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While Chavi Rhodes was earning her MSPH in International Health here at the Bloomberg School, she would repair her bike at nearby do-it-yourself shop, Velocipede. A program she loved, it is a shop for Baltimore residents who offer support and a space to repair bikes. However, the shop doesn’t allow those under 18 years old to participate. That’s when Chavi had an idea.Row of bikes outside Wolfe Street Building

Every kid wants a bike and by providing an activity and space, maybe she could help children avoid trouble after school by teaching them how to repair bikes. After working so many hours in the shop, that child could earn his or her own bike. Thus, Baltimore Youth Kinetic Energy (BYKE) was born.

Now, BYKE is open three days a week, and Wednesdays are dedicated to girls only. Outside of the school year, extended hours are available. Chavi works to build mentorship and create community through BYKE. Once children shows development, they may be promoted to an intern where they can earn $10 an hour for working in the shop and looking out for younger kids.

Last week, The Baltimore Sun wrote an article on BYKE and their success in reaching out to kids and their families. Read the full article for insight into some of the kids’ and families’ responses to the program.

Public Health often crosses disciplines and requires collaboration. At the Bloomberg School of Public Health, we see this daily in the classrooms, special lectures and cross-department research. In response to the Johns Hopkins University’s call for creating innovative, interdisciplinary solutions, the Alliance for a Healthier World was born. Now they are offering grants of up to $25,000 to faculty members and students. Another round will be offered this coming fall.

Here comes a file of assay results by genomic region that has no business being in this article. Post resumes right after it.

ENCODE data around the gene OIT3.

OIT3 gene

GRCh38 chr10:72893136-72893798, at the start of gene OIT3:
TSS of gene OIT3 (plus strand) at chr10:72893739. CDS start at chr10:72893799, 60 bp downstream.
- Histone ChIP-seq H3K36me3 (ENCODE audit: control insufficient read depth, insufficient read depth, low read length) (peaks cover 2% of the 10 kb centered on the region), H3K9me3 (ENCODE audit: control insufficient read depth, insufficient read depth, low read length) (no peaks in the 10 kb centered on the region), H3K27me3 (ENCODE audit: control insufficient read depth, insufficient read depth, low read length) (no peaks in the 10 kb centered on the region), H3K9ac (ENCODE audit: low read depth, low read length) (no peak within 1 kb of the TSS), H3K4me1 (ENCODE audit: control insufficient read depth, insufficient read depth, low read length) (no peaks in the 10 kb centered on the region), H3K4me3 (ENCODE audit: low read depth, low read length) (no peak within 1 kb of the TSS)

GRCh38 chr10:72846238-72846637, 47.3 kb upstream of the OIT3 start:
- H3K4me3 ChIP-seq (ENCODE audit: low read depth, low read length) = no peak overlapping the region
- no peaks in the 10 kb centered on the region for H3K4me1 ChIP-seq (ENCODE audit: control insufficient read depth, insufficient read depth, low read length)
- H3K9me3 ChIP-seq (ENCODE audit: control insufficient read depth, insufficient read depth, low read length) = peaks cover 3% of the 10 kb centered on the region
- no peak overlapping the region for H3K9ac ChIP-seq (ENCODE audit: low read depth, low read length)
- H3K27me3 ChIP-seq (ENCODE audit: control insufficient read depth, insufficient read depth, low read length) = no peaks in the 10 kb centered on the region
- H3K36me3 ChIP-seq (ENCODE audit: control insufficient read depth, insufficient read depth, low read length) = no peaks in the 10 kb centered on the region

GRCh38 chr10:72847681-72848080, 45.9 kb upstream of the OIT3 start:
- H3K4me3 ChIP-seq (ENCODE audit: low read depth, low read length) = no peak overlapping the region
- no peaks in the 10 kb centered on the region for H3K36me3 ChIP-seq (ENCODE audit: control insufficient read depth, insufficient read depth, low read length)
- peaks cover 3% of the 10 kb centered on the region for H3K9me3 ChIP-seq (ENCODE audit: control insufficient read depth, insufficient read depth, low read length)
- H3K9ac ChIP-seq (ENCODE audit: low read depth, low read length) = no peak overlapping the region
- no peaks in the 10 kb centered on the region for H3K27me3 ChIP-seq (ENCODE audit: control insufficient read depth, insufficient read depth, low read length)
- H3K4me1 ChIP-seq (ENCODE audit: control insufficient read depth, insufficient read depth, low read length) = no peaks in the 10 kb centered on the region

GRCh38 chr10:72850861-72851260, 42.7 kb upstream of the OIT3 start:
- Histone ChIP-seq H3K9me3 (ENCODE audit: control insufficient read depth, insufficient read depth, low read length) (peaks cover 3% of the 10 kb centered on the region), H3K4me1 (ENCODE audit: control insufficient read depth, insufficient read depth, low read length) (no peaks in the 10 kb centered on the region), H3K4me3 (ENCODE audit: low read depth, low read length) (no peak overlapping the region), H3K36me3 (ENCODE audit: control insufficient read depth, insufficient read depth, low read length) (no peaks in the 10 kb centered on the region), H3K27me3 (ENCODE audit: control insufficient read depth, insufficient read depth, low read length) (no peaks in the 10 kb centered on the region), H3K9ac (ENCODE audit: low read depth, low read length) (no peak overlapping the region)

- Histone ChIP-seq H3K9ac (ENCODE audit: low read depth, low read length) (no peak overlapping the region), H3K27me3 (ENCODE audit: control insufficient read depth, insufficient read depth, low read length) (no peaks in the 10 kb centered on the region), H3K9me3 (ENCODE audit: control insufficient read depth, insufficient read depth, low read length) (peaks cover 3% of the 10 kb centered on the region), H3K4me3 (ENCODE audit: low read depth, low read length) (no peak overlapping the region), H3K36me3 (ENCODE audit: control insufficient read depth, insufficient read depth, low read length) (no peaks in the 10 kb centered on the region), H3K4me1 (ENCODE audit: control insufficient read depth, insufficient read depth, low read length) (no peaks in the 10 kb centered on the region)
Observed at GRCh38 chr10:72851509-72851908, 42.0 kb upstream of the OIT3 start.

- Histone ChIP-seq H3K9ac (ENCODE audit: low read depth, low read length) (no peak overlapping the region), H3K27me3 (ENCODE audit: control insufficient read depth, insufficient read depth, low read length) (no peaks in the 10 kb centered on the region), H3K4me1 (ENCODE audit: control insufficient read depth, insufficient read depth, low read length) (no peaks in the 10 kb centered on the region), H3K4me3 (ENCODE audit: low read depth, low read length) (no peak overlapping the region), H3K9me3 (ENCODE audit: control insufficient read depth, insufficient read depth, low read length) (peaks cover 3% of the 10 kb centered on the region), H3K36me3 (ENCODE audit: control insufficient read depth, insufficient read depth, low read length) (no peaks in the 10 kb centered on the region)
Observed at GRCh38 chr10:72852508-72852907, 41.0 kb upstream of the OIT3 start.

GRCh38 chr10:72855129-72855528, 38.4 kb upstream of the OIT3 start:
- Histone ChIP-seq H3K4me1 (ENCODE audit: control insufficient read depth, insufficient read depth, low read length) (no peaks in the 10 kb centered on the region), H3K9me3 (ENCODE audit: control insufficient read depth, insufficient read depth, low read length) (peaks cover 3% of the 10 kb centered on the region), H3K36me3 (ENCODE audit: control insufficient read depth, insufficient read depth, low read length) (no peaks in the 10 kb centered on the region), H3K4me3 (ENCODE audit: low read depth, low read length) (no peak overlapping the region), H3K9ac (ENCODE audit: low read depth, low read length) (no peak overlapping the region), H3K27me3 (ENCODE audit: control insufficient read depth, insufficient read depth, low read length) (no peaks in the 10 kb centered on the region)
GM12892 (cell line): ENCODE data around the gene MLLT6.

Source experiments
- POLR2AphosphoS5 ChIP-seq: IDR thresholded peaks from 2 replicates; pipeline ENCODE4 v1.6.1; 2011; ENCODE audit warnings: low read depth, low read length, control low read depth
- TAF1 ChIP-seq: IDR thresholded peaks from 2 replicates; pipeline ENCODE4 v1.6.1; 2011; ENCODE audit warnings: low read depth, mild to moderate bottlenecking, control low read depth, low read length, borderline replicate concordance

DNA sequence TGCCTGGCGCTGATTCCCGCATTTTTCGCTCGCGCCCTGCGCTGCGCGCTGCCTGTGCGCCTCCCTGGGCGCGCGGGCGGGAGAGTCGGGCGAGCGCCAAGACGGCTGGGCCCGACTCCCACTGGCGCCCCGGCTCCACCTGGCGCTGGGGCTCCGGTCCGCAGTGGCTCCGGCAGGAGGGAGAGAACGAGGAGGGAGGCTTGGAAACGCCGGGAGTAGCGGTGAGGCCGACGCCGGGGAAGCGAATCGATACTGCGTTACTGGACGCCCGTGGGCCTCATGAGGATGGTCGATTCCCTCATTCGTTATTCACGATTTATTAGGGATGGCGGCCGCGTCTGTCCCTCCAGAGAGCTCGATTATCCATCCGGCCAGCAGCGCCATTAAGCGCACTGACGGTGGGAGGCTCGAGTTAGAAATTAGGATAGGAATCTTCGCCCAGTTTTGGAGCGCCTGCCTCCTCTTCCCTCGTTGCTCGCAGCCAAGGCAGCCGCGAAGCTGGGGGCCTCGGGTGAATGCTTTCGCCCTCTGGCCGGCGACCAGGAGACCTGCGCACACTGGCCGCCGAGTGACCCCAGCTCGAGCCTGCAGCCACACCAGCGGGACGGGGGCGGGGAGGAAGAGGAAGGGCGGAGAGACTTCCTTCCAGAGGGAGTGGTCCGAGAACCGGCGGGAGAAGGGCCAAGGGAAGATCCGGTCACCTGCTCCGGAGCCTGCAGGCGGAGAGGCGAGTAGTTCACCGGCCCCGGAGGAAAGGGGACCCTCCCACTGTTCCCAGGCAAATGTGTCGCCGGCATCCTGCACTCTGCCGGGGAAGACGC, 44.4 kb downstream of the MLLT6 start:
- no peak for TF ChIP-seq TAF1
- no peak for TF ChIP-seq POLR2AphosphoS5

David Peters, chair of the Department of International Health, is the director of the alliance. He says the center hopes the grants will help to “create new ideas, new collaborations and achieve research that has some impact”. Eventually, the goal is to increase partnerships with governments, foundations and corporations. Implementation will focus on vulnerable or low-income communities overseas.

Although headed by a Bloomberg School professor, the alliance already has participation or interest from every division and school across the university, as well as the Applied Physics Laboratory and the Berman Institute of Bioethics.

For more information on the grants, make sure to read the full article and check out the Alliance for a Healthier World’s website.

Time to do a little spring cleaning, provide policy reminders and a few blog tips...

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Admissions Services will close today at 12 noon to celebrate the accomplishments of our students. The Bloomberg School of Public Health’s Convocation Ceremony is taking place at the Royal Farms Arena as an expected 846 students graduate.

Admissions Services will open again on Wednesday, May 24 at 8am and resume normal business hours.

Congratulations to our 2017 graduates!

While the farmer’s market season isn’t in full swing yet, the weather is definitely making me impatient for the fresh, local produce to arrive. In the meantime, the Johns Hopkins Farmers’ Market in East Baltimore started last week with food vendors. While Wolfe Street is commonly a hot spot for food trucks, it’s a nice change of pace when you can grab some barbecue pork, Thai food or fresh, made to order tacos and some produce.

The farmer’s market is every Thursday through October 26 and is popular with students, staff and faculty from the Bloomberg School of Public Health, School of Medicine and the School of Nursing.

Faculty and Staff wait in line for tacos

Thai food is also popular